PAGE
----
Group Reflection

Briefly outline what you took away from this project. What did you learn? What would you do differently?  

I have learned that in organizing an interactive performance, there are a lot of factors that you have to consider. Not only do you have to consider what is feasible to do, but also you must consider what the audience is thinking when they see your performance. Balancing both the audience and creator perspective to make sure that both are satisfied was a fun challenge. 

One thing I would have done differently is add more elements that encourage chaos. For instance, if the number of dots decreased each round, there will be fewer and fewer correction options each round for people to compete over. This way, we can ensure that there will be competition and that there will only be one winner. 

We could have also increased the chaos by allowing for more smooth transitions between choosing a new color and playing a round. This was because a color had to be chosen first, and then the ukulele player could begin to play. If we replaced the ukulele with digital instruments played by the computer, we can reduce this intermediate wait time to almost nothing. 

I think that we could have experimented more with what sounds we were using. In particular, using other sounds than just an ukulele might have made the sounds more distinctive and thus easier to comprehend. 



Critically evaluate the success of your own work. What does your inner critic say about this work? Did you match intent and outcome effectively? (note: use the framing questions to guide your response!)  

I believe that we were successful in our work. I was proud of the fact that our performance was truly interactive. There was no difference between us, who were performers, and the audience, who participated with us. We bridged the gap between audience and performer by allowing the audience to perform the same tasks as us.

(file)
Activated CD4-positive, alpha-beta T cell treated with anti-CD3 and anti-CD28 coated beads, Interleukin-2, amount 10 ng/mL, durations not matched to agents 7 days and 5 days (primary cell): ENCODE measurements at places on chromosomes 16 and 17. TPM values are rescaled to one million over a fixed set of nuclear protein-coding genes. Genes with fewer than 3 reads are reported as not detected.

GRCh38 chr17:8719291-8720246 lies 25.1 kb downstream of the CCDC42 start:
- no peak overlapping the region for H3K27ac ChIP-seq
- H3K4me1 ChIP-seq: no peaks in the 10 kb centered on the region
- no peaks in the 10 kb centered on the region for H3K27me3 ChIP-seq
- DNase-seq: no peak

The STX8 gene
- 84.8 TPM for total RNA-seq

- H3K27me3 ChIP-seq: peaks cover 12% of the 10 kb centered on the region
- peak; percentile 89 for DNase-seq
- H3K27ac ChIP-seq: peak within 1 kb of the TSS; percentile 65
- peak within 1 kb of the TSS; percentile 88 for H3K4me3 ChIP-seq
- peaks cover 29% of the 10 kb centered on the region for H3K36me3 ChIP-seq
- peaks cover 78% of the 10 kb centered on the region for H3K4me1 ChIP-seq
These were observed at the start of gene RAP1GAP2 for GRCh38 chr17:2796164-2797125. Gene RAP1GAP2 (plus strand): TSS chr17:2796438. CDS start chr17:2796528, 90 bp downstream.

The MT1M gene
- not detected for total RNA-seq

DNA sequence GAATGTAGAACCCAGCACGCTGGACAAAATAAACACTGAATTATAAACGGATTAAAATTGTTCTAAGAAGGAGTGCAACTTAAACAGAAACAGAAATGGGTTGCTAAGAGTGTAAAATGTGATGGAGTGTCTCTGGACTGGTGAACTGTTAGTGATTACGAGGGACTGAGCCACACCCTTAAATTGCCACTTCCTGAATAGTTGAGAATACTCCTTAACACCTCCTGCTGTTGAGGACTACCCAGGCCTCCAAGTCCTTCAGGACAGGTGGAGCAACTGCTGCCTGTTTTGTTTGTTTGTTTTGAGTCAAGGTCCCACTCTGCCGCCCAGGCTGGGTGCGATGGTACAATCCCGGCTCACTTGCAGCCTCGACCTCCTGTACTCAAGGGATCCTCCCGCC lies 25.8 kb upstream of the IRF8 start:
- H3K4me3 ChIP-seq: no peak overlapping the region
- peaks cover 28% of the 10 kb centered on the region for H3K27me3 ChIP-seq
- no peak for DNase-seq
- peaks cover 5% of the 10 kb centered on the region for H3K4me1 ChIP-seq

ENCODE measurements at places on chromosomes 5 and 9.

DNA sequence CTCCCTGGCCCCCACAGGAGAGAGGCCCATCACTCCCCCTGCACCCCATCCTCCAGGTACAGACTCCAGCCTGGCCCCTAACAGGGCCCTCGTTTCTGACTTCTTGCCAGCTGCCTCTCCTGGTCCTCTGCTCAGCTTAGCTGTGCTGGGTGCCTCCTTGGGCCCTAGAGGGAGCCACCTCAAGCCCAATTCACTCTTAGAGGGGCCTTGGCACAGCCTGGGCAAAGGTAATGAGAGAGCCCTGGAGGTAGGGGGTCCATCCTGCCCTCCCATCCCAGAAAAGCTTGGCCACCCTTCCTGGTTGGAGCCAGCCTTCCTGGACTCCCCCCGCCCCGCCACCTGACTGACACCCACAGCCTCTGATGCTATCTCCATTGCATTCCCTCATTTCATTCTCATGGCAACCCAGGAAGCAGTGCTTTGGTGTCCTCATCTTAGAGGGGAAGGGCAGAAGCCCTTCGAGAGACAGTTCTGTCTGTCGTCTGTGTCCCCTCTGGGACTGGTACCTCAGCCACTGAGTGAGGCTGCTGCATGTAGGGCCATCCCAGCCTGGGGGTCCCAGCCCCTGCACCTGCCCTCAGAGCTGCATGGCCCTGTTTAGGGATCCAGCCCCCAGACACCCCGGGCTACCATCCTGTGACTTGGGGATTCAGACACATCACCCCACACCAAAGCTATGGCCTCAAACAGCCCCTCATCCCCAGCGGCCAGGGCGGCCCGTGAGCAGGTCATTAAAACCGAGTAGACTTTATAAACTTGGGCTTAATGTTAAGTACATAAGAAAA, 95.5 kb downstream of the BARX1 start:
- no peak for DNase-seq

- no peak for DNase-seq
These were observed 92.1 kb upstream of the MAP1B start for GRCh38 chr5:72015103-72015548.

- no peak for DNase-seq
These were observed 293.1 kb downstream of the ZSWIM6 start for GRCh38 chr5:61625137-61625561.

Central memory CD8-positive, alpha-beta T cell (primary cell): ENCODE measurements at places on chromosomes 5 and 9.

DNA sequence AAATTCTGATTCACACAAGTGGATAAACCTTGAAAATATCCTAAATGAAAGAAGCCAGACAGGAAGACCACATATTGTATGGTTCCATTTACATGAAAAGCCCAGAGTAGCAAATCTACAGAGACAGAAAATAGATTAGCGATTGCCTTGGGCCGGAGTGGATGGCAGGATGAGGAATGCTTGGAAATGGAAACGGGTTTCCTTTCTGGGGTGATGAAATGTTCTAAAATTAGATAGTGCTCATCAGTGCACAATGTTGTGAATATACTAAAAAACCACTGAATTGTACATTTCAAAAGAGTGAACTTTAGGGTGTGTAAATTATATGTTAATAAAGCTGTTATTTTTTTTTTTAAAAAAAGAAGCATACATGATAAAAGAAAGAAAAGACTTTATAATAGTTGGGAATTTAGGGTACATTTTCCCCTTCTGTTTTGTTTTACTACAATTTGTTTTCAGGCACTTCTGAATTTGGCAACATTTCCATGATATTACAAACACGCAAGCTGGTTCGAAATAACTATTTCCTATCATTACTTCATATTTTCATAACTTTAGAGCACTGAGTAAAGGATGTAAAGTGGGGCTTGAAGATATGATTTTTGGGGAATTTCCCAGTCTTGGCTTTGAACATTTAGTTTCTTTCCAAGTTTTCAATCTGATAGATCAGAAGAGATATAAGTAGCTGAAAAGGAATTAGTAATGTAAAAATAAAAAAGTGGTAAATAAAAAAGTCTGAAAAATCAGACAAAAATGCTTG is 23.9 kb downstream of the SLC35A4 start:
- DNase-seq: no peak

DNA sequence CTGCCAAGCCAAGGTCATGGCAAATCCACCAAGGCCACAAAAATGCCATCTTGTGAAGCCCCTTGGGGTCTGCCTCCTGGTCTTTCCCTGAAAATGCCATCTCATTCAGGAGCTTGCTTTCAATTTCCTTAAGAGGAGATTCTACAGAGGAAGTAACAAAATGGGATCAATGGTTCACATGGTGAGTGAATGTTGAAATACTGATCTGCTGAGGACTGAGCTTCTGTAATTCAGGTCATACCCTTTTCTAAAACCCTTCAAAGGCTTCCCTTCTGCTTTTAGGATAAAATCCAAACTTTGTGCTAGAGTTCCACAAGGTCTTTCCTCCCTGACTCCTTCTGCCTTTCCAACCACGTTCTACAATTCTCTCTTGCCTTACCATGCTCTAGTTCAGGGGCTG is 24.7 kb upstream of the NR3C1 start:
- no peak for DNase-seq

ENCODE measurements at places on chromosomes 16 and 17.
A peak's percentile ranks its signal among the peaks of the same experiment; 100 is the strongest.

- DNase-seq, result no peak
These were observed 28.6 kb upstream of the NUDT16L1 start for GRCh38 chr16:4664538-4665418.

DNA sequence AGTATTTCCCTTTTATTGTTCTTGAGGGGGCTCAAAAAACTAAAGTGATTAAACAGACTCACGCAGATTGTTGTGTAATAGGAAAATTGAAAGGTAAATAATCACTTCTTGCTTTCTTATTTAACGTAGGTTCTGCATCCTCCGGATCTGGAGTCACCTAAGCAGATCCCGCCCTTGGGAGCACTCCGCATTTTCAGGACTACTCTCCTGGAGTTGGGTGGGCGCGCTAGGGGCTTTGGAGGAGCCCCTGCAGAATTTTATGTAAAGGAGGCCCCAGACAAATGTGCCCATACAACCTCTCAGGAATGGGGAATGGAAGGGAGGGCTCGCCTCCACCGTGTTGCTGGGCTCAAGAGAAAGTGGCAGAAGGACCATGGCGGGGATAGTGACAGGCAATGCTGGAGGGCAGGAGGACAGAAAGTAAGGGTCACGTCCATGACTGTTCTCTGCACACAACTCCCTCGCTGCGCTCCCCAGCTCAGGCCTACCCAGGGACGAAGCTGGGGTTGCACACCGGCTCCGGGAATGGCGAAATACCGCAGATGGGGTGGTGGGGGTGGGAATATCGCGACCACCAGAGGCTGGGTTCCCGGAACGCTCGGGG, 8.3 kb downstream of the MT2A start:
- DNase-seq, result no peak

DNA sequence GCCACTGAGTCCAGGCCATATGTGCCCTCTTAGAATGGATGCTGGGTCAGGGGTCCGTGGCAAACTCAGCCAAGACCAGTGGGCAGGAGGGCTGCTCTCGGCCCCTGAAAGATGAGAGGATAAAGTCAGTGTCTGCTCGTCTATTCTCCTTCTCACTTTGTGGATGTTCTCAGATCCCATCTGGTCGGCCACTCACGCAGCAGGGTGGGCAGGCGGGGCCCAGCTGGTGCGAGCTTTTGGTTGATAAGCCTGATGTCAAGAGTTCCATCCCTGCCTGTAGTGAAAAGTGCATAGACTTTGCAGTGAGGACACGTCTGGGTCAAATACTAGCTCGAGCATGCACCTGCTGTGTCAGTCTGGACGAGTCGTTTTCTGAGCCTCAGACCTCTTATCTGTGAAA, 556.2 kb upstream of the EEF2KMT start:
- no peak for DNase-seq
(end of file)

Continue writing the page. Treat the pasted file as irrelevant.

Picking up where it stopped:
I do, however, believe there is much to be improved upon for this game. For instance, if there is no one to demonstrate or explain how the performance works, will people understand what is happening? This could cause issues when trying to purpose this performance as an interactive piece at the Children's Museum, for instance. 

I want to continue to work on this project, and add many of the things we discussed in the group reflection. In particular, I feel that replacing the ukulele is imperative to iterating on this design, but at the same time it removes some of the interactiveness of the work. 



Cite and attribute any sources you used directly in your project. Document this carefully: be very clear about what media you worked with, where you found it and how/where it was incorporated.  


Code for our grid is below:

Share this Project


62-150 Intro to Media Synthesis and Analysis

· 28 members

New creative industries are empowering new modes of collaborative consumption, creation and reuse of media. This often relies on successful collaborations between cross-trained artists, designers a...more

Focused on

A performance that uses chords played on a Ukulele to select between colors and determine the performer's actions.